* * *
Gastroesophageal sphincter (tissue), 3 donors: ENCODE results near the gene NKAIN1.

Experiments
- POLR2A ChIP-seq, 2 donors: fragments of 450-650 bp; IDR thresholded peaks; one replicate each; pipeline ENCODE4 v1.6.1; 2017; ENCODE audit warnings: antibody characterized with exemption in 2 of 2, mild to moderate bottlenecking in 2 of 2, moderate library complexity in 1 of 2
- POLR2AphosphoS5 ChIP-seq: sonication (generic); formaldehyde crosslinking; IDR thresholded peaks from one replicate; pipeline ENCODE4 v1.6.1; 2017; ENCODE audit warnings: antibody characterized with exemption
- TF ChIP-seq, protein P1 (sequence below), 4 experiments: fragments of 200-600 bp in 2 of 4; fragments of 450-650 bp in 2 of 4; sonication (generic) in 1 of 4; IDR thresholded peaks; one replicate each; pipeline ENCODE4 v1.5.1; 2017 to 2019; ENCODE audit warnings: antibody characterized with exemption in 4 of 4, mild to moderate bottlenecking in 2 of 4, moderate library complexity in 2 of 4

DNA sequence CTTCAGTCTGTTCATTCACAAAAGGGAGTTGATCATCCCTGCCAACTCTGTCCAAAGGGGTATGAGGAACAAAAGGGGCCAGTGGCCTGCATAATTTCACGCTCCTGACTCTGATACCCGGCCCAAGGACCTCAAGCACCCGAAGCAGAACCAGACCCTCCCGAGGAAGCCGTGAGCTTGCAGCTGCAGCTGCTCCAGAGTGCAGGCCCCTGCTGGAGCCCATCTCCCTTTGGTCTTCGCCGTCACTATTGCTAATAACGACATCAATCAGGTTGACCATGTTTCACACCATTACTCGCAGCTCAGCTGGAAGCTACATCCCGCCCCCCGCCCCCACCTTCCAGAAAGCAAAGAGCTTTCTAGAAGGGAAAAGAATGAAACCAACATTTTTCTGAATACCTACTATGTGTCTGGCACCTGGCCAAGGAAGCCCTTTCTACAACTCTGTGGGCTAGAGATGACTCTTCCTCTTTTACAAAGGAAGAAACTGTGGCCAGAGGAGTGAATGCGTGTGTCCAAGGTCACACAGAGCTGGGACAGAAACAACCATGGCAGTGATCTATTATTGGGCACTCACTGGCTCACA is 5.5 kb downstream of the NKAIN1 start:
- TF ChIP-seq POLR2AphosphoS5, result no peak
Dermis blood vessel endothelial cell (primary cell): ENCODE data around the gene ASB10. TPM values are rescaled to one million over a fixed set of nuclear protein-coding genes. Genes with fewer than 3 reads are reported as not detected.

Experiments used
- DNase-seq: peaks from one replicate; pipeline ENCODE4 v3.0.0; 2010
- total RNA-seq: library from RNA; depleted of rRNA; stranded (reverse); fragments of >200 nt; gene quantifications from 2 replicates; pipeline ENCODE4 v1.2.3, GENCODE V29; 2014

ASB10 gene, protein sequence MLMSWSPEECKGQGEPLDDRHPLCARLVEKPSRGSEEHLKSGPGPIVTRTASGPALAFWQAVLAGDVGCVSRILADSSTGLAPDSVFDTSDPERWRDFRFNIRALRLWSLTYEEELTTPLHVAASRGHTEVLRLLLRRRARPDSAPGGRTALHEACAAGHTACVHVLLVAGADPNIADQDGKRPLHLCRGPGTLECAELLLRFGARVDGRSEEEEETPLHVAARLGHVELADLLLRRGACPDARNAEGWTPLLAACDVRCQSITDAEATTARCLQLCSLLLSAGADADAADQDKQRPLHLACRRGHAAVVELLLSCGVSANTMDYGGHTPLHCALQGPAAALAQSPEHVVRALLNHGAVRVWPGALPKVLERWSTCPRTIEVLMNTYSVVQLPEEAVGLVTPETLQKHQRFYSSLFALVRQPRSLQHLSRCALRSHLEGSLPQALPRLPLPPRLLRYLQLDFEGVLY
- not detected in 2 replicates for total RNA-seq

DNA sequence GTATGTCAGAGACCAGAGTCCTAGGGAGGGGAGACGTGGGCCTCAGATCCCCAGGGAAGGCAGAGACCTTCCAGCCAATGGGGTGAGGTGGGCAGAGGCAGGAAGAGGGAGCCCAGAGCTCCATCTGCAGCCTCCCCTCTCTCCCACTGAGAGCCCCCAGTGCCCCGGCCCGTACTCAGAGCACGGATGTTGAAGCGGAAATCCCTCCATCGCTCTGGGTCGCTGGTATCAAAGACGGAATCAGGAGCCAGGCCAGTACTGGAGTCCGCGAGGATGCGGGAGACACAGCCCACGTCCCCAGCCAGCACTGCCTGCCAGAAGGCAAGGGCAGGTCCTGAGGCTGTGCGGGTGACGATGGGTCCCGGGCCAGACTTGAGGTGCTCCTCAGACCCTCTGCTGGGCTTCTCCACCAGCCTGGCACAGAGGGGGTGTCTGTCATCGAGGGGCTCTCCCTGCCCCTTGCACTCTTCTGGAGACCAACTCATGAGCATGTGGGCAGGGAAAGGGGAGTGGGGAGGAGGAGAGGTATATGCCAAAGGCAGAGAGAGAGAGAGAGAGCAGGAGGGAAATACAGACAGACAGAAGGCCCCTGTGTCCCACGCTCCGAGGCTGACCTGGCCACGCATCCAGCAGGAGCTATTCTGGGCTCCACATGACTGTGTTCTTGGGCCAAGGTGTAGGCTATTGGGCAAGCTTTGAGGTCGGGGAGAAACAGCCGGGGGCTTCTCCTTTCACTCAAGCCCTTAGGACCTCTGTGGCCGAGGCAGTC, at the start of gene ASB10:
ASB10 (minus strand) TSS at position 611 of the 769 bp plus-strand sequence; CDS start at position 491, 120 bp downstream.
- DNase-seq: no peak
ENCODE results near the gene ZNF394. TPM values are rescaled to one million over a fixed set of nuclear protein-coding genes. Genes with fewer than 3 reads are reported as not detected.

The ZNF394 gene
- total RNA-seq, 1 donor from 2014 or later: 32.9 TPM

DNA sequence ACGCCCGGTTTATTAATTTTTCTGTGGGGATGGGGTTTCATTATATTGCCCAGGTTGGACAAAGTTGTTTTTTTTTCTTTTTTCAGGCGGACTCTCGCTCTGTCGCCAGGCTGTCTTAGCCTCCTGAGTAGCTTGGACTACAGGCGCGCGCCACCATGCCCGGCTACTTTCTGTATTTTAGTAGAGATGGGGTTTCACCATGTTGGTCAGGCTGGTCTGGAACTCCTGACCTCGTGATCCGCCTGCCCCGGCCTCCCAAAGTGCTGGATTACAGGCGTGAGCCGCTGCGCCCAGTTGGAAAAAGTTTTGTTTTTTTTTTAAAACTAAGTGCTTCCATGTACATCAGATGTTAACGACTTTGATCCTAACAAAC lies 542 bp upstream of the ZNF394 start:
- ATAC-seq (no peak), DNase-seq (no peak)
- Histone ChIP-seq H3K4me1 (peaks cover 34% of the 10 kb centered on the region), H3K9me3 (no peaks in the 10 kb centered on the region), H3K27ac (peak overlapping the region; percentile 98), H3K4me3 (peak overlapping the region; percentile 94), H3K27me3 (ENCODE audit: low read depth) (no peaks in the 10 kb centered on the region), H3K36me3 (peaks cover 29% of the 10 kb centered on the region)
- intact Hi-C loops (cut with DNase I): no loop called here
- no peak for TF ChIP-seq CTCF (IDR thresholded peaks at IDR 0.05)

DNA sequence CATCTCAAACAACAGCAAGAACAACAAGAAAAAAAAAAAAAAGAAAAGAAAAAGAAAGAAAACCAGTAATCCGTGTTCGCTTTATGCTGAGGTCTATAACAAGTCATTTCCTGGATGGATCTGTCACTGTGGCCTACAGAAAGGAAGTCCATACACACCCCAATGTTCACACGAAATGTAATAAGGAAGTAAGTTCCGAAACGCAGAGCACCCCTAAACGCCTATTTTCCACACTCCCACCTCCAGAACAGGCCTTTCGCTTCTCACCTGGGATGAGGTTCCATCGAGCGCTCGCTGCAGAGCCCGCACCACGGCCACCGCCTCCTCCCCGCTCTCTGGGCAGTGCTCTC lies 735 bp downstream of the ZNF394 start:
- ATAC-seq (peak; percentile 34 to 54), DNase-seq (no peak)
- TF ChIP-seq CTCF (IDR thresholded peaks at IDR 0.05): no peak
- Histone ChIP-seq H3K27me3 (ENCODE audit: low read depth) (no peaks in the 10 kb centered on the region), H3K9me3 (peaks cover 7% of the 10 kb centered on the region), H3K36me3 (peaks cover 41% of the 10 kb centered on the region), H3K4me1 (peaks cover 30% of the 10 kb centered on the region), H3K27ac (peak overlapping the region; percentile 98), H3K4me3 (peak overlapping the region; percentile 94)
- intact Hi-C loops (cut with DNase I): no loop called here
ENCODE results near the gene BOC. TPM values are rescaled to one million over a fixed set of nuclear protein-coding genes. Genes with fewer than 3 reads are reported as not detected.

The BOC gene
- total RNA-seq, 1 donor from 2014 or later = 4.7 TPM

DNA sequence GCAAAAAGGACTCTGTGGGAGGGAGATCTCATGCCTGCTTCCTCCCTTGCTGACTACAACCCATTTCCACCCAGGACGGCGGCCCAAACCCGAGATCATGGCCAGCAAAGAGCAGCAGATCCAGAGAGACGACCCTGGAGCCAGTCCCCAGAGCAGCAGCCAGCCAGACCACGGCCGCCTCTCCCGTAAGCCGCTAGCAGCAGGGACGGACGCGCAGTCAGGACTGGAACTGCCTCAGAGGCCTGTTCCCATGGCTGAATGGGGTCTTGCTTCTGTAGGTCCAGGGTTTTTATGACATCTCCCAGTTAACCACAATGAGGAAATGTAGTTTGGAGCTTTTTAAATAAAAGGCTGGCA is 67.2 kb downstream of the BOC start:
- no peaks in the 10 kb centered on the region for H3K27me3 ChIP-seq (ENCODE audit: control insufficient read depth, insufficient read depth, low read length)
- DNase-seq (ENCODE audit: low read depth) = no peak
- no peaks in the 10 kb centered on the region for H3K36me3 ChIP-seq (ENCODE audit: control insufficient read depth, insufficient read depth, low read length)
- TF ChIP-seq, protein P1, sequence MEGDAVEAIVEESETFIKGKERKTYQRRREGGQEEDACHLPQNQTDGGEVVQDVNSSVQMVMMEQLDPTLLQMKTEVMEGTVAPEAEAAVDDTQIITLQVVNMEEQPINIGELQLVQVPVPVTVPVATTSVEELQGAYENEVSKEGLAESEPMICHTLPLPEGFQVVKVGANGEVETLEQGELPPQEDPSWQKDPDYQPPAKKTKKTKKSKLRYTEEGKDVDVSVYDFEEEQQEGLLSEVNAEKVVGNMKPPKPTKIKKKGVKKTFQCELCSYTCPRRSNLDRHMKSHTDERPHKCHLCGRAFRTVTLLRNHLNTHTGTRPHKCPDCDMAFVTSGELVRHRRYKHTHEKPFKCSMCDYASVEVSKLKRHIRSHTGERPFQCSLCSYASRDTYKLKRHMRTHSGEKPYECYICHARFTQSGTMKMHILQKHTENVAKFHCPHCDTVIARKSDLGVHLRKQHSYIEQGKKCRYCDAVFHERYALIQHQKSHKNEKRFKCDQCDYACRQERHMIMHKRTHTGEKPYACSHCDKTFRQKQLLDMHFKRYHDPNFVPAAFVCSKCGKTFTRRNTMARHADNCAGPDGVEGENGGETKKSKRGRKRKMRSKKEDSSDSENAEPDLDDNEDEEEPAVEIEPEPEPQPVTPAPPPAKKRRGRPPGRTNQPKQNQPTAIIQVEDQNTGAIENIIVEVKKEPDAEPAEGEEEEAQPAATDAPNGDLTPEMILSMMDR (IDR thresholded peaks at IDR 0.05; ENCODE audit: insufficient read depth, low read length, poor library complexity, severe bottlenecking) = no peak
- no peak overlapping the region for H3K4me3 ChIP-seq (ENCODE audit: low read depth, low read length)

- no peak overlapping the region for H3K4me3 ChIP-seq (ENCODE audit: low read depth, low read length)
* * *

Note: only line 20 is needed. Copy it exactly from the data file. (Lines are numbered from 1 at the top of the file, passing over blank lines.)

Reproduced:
DNA sequence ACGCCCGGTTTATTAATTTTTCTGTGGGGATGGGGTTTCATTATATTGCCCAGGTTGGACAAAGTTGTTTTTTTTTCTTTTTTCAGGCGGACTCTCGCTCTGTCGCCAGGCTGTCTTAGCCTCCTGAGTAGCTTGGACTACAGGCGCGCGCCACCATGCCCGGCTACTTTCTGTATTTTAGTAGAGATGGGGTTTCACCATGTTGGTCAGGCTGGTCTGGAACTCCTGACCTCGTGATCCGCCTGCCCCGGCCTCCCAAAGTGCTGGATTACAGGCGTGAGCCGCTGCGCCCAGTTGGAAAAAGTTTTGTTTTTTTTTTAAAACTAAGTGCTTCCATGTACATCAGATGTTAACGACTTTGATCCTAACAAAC lies 542 bp upstream of the ZNF394 start: